- We believe the current performance gap between growth and value represents what may be the most attractive investment environment for value stocks that we have seen in over 20 years.
- To us, it is a question of when — not if — a value orientation will pay off.
U.S. value stocks, represented by the Russell 1000 Value Index, significantly outperformed growth stocks, represented by the Russell 1000 Growth Index, from the top of the tech bubble (March 2000) through the market top that preceded the global financial crisis (October 2007). This edge vanished during what has since largely been a decade-plus of outperformance by growth stocks. Historically low interest rates, muted inflation, moderate gross domestic product growth and the explosive revenues of technology, social media, and internet retail companies have propelled growth stocks, leading them to large gains relative to value stocks.
Value, on the other hand, has performed so poorly over the past dozen years that only about 5 percent of previous dozen-year periods have been worse (defined as a two-standard deviation event), according to our analysis. With only a few short-term wins since 2008 and staggering overall underperformance, many investors have lost faith in value.
Yet, even with the past dozen years of significant underperformance, value still has outperformed over the long term as indicated by data from famed academic and author Ken French1 — which is why we maintain exposure to value stocks as part of our portfolio construction process.
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1 Data Library, courtesy of Professor Kenneth R. French. Tuck School of Business, Dartmouth College
Alpha source: Our strategies are designed to capitalize on long-term drivers of market performance through exposure to persistent sources of returns such as mean reversion, trend-following and stability. We have refined our approach to identifying these alpha sources and the factor groups we employ as proxies to measure and capture their performance.
- Momentum Alpha Source: The investment manager seeks to benefit from investor underreaction—due to anchoring. Such groups of stocks trend in price as perceptions change directionally and serially with incoming data, leading to herding behavior by investors.
- Stability Alpha Source: The investment manager seeks to benefit from investor tendency to undervalue lower-risk, higher-stability businesses—resulting from a focus on short time horizons and overconfidence in forecasts for momentum-driven stocks. Stability-oriented stocks have the power to exceed market expectations by consistently outperforming (rather than reverting to average market returns) and through the power of stable, long-term compounding.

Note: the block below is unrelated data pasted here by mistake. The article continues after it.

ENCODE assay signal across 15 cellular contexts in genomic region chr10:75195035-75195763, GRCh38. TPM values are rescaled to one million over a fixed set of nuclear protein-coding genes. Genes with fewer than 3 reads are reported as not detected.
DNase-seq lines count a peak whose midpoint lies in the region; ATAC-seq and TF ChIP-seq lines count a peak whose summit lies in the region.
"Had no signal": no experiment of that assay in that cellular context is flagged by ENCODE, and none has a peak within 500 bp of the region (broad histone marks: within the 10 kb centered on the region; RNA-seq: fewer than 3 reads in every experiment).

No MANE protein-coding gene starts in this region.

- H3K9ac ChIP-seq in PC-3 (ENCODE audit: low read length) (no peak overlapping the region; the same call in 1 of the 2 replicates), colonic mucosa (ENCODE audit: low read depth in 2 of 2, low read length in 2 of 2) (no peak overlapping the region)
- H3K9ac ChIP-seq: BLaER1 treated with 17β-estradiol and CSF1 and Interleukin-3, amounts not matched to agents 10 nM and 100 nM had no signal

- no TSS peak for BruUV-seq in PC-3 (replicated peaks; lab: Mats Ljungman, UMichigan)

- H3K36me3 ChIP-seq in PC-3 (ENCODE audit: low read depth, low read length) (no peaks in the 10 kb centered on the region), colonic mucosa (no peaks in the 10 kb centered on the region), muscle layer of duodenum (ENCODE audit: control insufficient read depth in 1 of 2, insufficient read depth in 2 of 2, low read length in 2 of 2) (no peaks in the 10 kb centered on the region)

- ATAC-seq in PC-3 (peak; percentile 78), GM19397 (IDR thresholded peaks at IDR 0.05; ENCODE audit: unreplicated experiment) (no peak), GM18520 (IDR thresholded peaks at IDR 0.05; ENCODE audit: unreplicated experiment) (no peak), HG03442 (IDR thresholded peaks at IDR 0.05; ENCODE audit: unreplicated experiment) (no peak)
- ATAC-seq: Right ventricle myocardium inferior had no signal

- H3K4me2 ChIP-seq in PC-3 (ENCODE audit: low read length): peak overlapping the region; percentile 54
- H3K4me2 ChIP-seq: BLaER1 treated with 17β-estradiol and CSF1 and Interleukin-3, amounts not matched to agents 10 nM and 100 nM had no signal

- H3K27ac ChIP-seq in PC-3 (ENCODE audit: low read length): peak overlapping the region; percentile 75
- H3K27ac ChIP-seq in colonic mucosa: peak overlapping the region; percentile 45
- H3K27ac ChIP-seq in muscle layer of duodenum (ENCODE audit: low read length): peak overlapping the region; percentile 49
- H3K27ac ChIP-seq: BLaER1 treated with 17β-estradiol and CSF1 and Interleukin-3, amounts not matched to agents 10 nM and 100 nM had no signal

- Value Alpha Source: The investment manager seeks to benefit from investor overreaction— resulting from aversion to loss. Such groups of stocks revert to the mean, as fear over the perception of the investment’s risk dissipates.
Book to Market Ratio: Stock’s book value divided by its capitalization, where book value is the value of an asset as it appears on a balance sheet, equal to cost minus accumulated depreciation. The value is the same whether the calculation is done for the whole company or on a per-share basis.
Price to Earnings Ratio: Equal to market capitalization divided by after-tax earnings. The higher the P/E ratio, the more the market is willing to pay for each dollar of annual earnings. Standard Deviation: Statistical measure of historical volatility. A statistical measure of the distance a quantity is lies from its average value. It is applied to the annual rate of return of an investment, to measure the investment’s volatility (risk). Standard deviation is synonymous with volatility, in that the greater the standard deviation the more volatile an investment’s return will be. A standard deviation of zero would mean an investment has a return rate that never varies.
The Russell 1000 Index includes 1000 of the largest U.S. equity securities based on market cap and current index membership; it is used to measure the activity of the U.S. large-cap equity market.
The Russell 1000 Growth Index measures the performance of the large-cap growth segment of the U.S. equity universe. It includes those Russell 1000 Index companies with higher price-to-book ratios and higher forecasted growth values.
The Russell 1000 Value Index measures the performance of the large-cap value segment of the U.S. equity universe. It includes those Russell 1000 Index companies with lower price-to-book ratios and lower expected growth values.
This material represents an assessment of the market environment at a specific point in time and is not intended to be a forecast of future events, or a guarantee of future results. This information should not be relied upon by the reader as research or investment advice.
There are risks involved with investing, including loss of principal. Diversification may not protect against market risk. There is no guarantee any strategies discussed will be successful. Index returns are for illustrative purposes only and do not represent actual investment performance.
Index returns do not reflect any management fees, transaction costs or expenses. Indexes are unmanaged and one cannot invest directly in an index. Past performance does not guarantee future results.
Information provided by SEI Investments Management Corporation, a wholly owned subsidiary of SEI Investments Company (SEI).